Germany halted a police training mission in Saudi Arabia following the murder of journalist Jamal Khashoggi. Now the government wants to restart it and emphasize "principles of human rights."
The German government intends to restart joint police training with Saudi Arabia, almost a year after halting the program following the murder of Saudi journalist Jamal Khashoggi.
Chancellor Angela Merkel's spokesman, Steffen Siebert, said on Monday that "it is clearly in our interests that borders are secure in the Arab world and are not permeable to terrorists."
According to the German Interior Ministry, the bilateral security training tackled problems such as falsifying documents and maritime security as well as the training of border guards. Officials in Berlin have yet to announce a time and place for training to resume.
A press spokesperson for the German Foreign Ministry said that the training courses would emphasize transferring knowledge on "principles of the rule of law and human rights."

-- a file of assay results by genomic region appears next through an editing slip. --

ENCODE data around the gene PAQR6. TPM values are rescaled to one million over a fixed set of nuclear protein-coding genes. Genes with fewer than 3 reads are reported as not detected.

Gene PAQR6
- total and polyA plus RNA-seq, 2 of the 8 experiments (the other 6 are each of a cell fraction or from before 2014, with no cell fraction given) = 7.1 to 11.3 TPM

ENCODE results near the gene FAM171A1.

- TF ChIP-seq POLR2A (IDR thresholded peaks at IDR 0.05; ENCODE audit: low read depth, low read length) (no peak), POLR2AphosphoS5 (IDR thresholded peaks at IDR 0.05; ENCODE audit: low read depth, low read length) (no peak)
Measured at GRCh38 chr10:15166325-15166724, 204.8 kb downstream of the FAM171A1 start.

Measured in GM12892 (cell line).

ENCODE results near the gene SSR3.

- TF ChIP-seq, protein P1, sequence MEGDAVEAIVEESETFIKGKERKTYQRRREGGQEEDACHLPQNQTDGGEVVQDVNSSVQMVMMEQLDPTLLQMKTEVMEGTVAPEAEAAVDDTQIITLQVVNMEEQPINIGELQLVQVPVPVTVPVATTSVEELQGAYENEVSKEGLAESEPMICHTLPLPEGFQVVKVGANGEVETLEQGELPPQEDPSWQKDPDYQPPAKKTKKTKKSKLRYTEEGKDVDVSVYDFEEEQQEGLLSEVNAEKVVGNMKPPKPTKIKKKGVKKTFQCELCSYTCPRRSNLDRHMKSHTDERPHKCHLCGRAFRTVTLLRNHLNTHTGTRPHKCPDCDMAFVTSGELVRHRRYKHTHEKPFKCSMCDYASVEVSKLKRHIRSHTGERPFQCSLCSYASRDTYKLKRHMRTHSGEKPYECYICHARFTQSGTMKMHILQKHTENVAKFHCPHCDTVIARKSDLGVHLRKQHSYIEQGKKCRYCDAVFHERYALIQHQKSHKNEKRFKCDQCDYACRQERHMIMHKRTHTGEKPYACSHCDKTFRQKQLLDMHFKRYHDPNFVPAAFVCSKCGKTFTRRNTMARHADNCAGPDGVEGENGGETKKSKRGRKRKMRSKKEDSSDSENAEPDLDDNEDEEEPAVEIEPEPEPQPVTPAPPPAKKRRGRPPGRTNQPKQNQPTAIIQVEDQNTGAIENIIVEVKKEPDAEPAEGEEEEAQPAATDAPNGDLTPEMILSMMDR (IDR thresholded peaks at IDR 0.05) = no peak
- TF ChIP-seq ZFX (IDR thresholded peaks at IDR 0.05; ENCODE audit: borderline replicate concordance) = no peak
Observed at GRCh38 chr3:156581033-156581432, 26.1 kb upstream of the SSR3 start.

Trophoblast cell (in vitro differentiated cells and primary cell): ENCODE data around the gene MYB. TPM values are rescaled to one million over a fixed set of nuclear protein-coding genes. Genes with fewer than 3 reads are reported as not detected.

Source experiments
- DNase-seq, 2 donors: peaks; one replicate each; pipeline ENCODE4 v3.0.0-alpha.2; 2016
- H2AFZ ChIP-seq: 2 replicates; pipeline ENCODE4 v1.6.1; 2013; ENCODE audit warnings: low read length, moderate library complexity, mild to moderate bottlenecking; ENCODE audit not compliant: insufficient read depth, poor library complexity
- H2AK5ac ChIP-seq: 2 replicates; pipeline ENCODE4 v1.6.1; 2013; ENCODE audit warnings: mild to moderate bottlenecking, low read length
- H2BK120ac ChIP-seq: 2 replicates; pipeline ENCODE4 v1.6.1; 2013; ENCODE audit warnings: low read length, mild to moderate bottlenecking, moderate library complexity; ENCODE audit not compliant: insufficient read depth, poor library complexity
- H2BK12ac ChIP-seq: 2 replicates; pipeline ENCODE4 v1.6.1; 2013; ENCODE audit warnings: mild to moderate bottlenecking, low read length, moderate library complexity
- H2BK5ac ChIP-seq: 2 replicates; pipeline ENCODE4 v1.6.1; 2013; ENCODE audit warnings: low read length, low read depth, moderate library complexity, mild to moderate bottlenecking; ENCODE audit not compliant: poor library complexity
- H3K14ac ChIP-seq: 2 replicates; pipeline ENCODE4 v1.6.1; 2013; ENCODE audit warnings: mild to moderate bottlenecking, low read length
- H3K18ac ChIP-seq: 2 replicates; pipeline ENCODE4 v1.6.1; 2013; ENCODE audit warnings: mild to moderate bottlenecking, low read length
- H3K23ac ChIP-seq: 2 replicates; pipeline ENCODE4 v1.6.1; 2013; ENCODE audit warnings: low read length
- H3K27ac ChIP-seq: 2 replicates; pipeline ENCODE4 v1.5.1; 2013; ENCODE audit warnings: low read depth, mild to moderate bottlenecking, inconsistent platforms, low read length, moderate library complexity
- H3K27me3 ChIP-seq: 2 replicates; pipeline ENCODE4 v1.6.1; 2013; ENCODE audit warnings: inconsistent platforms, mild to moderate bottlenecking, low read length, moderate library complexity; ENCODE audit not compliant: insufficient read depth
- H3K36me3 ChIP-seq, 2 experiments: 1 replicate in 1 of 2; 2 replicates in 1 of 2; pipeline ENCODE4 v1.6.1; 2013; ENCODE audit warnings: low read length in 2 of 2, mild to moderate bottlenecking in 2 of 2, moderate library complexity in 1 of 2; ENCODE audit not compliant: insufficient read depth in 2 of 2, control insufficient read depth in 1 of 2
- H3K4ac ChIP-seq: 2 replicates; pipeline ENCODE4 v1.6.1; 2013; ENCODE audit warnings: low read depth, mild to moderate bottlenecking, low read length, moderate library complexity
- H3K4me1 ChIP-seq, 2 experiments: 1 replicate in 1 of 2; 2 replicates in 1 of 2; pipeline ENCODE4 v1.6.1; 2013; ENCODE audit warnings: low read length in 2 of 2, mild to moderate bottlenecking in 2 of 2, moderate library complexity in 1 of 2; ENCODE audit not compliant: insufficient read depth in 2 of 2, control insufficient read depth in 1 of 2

Saudi Arabia's 'repressive regime'
Germany began its border security training and advisory mission in the conservative kingdom in 2009. The German Federal Police operated an office with three staff members in the capital, Riyadh.
However, Berlin stopped the cooperation after Khashoggi's October 2018 murder at the Saudi Consulate in Istanbul drew international condemnation.
The Foreign Ministry said that restarting the police training program did not mean the German government's position condemning the Washington Post columnist's murder had changed.
On Sunday, Germany's Green party accused the government of strengthening Saudi Arabia's "repressive regime" by continuing the security training.
Besides the Khashoggi murder, Saudi Arabia has earned international criticism for its role in the bloody war in Yemen and for its human rights record.
wmr,cw (Reuters, AFP)